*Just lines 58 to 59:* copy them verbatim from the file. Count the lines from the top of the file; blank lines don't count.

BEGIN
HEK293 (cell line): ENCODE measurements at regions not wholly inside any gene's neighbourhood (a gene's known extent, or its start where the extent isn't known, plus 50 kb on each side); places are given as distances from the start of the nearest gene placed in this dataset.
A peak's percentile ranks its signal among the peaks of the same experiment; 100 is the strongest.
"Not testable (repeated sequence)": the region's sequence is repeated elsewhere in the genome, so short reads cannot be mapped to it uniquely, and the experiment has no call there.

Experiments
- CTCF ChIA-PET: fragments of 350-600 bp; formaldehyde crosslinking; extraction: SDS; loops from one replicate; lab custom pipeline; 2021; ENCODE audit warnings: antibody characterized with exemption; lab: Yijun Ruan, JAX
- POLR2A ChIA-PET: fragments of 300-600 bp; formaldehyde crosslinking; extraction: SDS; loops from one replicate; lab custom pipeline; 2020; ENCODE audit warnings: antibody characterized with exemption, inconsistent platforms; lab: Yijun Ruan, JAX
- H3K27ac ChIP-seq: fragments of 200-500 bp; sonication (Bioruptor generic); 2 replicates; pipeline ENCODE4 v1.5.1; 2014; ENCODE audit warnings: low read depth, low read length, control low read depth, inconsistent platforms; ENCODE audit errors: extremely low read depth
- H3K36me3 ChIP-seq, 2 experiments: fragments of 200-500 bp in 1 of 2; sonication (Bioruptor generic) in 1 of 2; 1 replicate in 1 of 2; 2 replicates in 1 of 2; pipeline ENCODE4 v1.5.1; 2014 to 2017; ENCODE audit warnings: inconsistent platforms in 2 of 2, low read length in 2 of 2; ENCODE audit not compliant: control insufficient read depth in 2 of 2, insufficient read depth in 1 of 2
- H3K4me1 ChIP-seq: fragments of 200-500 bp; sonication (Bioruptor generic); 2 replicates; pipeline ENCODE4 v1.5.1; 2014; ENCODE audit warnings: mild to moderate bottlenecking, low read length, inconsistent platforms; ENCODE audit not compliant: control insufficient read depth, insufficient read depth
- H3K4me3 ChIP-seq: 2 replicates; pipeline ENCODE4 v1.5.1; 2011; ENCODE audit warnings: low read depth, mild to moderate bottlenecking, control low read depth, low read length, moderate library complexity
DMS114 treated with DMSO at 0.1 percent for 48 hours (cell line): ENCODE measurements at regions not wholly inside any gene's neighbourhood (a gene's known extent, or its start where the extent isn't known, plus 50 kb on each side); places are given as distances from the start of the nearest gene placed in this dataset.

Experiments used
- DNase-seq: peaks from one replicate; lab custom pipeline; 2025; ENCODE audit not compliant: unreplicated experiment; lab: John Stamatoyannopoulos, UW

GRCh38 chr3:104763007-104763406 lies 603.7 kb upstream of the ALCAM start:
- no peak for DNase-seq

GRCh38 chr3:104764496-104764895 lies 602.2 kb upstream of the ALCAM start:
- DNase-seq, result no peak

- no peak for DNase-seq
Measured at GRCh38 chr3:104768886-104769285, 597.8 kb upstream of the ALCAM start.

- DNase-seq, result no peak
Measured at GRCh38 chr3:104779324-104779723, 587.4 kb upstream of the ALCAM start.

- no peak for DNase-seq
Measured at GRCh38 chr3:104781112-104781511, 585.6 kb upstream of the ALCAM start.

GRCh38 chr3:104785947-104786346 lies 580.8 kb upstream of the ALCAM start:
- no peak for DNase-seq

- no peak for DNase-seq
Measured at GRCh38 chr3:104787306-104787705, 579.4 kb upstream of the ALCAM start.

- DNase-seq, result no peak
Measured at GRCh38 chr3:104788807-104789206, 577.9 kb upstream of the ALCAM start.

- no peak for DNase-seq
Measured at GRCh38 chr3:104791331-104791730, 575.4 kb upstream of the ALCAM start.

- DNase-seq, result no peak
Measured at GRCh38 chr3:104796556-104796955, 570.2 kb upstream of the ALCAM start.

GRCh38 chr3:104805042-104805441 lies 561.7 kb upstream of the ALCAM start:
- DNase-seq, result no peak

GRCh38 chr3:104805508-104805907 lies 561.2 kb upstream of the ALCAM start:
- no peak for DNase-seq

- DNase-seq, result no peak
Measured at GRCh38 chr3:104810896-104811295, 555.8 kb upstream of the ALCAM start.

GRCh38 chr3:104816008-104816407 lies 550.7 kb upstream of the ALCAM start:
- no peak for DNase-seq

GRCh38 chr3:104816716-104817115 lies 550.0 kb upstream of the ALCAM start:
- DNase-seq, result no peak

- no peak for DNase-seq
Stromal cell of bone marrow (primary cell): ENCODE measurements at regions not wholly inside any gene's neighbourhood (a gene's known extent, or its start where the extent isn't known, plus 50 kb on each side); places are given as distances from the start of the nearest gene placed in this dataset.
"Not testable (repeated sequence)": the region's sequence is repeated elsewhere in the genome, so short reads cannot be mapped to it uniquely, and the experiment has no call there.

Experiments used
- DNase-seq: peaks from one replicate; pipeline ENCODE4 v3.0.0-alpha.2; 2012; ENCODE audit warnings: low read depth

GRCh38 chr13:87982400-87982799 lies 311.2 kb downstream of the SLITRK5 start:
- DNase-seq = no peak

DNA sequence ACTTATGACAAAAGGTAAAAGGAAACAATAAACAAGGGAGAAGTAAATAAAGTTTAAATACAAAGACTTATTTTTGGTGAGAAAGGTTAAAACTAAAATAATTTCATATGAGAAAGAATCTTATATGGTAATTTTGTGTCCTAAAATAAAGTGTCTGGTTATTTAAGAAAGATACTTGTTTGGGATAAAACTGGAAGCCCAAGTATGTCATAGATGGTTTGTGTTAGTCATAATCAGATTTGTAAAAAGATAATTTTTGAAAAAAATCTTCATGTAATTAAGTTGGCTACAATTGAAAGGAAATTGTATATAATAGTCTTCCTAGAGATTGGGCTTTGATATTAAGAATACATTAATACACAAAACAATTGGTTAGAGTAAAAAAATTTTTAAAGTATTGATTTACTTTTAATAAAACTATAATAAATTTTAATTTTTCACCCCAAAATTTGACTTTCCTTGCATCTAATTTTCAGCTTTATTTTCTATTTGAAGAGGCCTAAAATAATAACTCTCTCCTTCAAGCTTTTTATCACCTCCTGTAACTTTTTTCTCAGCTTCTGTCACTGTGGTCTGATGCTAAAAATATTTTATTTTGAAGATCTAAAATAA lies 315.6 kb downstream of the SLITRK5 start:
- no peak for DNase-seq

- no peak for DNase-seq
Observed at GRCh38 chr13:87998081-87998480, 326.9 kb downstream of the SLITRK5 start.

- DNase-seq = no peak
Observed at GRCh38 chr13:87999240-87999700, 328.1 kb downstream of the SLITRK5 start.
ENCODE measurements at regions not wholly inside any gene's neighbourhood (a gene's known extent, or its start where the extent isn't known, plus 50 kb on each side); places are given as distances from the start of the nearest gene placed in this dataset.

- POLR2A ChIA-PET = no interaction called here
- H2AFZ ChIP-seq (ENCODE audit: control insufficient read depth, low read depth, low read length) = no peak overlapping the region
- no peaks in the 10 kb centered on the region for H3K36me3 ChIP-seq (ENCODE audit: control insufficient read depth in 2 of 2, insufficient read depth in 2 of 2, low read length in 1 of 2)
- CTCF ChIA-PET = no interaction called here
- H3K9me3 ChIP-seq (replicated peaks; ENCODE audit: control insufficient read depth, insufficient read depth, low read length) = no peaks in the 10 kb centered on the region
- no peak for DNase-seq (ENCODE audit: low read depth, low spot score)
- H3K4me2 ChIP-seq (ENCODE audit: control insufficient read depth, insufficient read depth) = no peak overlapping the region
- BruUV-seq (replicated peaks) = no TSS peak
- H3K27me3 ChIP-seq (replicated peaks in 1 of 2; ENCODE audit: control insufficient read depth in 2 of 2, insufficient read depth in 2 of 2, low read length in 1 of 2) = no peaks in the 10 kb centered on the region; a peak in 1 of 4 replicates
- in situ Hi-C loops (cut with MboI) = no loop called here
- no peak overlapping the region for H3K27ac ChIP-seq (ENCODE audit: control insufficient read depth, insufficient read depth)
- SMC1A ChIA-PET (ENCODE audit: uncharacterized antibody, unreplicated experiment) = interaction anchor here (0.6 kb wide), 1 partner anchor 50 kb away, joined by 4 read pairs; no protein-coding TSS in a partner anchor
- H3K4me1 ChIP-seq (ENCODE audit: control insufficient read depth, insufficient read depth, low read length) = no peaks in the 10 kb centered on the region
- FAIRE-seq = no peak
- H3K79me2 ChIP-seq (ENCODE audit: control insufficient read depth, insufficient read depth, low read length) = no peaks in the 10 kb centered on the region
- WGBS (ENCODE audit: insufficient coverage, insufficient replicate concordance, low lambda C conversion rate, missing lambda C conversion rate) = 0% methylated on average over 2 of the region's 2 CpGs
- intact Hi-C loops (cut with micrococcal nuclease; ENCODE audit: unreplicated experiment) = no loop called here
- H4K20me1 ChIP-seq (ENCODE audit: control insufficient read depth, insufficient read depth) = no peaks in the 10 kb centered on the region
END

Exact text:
- POLR2A ChIA-PET = no interaction called here
- H2AFZ ChIP-seq (ENCODE audit: control insufficient read depth, low read depth, low read length) = no peak overlapping the region